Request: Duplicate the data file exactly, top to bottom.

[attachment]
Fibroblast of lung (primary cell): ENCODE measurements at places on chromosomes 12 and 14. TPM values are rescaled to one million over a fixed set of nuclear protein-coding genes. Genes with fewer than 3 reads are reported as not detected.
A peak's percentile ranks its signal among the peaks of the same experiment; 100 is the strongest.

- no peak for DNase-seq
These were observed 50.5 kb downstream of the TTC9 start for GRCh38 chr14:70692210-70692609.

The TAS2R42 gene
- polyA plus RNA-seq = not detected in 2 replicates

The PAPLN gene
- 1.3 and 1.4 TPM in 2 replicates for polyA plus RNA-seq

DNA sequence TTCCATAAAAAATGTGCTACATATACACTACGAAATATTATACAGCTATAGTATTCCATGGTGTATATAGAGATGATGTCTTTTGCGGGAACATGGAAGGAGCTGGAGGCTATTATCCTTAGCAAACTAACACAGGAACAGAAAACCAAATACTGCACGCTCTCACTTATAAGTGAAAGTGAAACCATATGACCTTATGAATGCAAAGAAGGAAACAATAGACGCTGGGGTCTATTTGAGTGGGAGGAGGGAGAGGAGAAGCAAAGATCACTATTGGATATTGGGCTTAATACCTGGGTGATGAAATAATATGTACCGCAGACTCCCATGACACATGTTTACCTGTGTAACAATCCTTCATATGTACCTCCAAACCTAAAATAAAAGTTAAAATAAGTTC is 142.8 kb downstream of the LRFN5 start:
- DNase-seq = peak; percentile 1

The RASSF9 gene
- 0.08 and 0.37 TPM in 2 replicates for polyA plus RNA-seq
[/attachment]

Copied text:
Fibroblast of lung (primary cell): ENCODE measurements at places on chromosomes 12 and 14. TPM values are rescaled to one million over a fixed set of nuclear protein-coding genes. Genes with fewer than 3 reads are reported as not detected.
A peak's percentile ranks its signal among the peaks of the same experiment; 100 is the strongest.

- no peak for DNase-seq
These were observed 50.5 kb downstream of the TTC9 start for GRCh38 chr14:70692210-70692609.

The TAS2R42 gene
- polyA plus RNA-seq = not detected in 2 replicates

The PAPLN gene
- 1.3 and 1.4 TPM in 2 replicates for polyA plus RNA-seq

DNA sequence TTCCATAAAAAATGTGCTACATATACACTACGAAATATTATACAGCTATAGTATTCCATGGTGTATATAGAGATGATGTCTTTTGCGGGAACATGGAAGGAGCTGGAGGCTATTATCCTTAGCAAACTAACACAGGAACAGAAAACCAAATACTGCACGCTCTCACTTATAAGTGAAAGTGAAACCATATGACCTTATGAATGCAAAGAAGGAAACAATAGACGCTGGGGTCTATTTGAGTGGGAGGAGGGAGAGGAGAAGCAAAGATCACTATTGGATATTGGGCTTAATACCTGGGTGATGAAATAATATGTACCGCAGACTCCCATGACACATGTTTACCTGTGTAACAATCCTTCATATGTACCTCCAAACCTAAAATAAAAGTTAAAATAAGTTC is 142.8 kb downstream of the LRFN5 start:
- DNase-seq = peak; percentile 1

The RASSF9 gene
- 0.08 and 0.37 TPM in 2 replicates for polyA plus RNA-seq